Archive | April, 2016

The Surprisingly Dangerous Mistake Nearly Every Teacher Makes

28 Apr

Forming Opinions

We’ve all heard the script for teaching persuasive writing: first, you start with your opinion, or thesis (usually “Schools should allow cell phones!” or something else that the students want to argue). Then, you come up with three or so reasons to support your opinion. Last, you add examples or evidence to support your reasons.

Nearly every humanities teacher gives this spiel at some point in the year. Easy, right? We all know how to teach this, right? WRONG.

This is absolutely the wrong way to teach persuasive writing, and kids who learned to write this way are ruining American democracy.

Whoa, you say, what is your problem? Aren’t you being a little extreme? It’s just a run-of-the-mill persuasive essay! 

I don’t think so. Look again at the way we are teaching persuasion: we are teaching our students to form their opinions first, out of thin air, without looking at any evidence, and then to selectively sort evidence to find the information that supports their opinion while discarding any evidence contrary to their opinion. Not only is this an ineffective way to form a convincing argument, but it is also, more importantly, a morally wrong way to make decisions.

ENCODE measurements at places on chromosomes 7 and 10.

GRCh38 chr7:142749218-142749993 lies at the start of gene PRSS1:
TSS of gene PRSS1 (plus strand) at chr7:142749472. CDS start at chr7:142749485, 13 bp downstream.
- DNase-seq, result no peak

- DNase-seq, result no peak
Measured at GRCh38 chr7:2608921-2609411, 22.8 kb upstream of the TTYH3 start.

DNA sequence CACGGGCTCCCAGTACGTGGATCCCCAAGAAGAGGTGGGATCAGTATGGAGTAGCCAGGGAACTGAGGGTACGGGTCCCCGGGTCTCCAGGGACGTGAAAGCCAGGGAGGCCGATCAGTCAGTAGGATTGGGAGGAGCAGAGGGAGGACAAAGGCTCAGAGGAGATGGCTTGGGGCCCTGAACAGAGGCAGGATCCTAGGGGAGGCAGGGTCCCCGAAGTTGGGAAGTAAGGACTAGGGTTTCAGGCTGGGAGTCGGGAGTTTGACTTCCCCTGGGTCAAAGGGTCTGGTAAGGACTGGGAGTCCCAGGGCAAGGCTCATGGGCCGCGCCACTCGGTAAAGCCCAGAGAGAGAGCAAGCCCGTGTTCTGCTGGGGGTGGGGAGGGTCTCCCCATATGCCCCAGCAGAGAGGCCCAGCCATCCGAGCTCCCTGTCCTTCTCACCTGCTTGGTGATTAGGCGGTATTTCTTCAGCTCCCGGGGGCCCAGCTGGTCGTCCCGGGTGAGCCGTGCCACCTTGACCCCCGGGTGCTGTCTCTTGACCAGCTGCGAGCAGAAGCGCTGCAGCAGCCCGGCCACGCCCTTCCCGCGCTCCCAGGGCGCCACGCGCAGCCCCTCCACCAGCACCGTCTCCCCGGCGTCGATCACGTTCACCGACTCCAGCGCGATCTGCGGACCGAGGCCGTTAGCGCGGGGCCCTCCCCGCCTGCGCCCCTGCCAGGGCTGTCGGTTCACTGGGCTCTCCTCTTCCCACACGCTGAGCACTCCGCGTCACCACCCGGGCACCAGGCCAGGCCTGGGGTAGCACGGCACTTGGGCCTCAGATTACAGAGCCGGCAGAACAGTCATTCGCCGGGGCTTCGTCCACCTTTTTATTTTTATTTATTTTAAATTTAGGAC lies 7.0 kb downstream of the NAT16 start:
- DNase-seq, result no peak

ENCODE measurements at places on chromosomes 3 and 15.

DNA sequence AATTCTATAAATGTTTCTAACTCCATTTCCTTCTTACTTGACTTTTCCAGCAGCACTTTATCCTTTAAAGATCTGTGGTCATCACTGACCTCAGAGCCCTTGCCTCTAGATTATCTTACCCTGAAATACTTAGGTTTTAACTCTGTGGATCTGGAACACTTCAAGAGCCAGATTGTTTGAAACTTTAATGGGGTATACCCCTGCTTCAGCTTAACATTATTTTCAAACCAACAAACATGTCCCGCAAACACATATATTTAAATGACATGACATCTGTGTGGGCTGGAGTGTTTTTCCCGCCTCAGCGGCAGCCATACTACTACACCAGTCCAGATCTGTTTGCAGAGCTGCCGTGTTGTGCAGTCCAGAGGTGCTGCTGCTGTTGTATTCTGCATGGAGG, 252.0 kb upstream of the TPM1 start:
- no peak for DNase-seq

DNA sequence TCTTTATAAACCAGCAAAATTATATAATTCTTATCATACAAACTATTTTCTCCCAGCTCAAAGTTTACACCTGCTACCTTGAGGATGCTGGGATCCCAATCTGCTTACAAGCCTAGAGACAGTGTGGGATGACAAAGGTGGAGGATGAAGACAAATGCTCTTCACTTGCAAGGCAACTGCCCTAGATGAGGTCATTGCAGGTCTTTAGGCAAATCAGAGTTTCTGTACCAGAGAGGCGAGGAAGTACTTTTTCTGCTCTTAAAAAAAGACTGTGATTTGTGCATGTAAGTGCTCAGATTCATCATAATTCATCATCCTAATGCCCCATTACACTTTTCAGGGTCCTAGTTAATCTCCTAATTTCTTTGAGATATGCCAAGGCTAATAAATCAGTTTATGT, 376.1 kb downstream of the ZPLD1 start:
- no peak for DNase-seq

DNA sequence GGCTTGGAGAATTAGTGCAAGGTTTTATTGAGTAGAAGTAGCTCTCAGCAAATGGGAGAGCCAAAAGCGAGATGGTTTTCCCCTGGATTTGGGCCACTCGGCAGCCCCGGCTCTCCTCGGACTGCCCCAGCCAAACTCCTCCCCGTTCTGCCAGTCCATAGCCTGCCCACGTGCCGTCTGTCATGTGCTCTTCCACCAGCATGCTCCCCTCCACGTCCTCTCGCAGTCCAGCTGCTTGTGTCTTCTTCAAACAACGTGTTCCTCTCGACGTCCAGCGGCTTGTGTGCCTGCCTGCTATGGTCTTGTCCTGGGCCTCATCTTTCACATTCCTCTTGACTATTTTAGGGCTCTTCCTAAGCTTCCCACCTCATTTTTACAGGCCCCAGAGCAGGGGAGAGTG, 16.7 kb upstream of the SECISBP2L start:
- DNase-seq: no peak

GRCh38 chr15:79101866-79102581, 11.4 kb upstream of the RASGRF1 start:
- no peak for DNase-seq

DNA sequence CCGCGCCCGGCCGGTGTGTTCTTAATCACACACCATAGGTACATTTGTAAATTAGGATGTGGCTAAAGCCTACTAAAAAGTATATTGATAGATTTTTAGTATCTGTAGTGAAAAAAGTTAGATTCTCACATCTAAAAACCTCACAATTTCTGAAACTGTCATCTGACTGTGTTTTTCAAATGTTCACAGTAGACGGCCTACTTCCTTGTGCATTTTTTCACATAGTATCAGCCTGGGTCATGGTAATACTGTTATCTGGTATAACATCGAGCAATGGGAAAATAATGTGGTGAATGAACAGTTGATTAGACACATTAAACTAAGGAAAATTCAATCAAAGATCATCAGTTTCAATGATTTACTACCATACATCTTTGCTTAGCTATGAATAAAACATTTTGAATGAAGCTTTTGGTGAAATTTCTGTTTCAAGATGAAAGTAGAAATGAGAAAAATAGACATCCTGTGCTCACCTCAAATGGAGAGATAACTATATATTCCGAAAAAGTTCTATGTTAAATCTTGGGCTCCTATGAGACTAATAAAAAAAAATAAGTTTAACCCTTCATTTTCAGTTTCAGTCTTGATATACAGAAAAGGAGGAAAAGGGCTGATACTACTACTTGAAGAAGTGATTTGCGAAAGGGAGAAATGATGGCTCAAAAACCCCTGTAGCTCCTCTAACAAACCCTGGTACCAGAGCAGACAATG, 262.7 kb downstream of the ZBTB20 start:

This habit of mind–“My opinion is right, so let me look only for information that supports it”–has caused the echo chamber of modern American politics. The fact that everyone is forming their opinions before consulting any evidence, and then filtering their media so that the see only evidence that supports that opinion, means that we are losing our ability to open our minds, to compromise, to grow, to learn. This habit of mind isn’t just foolish; it’s dangerous.

Let’s change the way we teach persuasive writing to include some new steps, so that it now looks like this:

  1. Ask a question.
  2. Gather evidence from several sources in support of several different possible answers to that question.
  3. Evaluate the evidence and use it to form your opinion.
  4. Write your thesis statement…and you know how to take it from here.

Let’s remind our students that their first thoughts on a subject aren’t inherently valuable–meaningful opinions are something that must be built through hard work, research, and careful evaluation! (And when they form their opinions that way, people will be much more willing to listen to them…)

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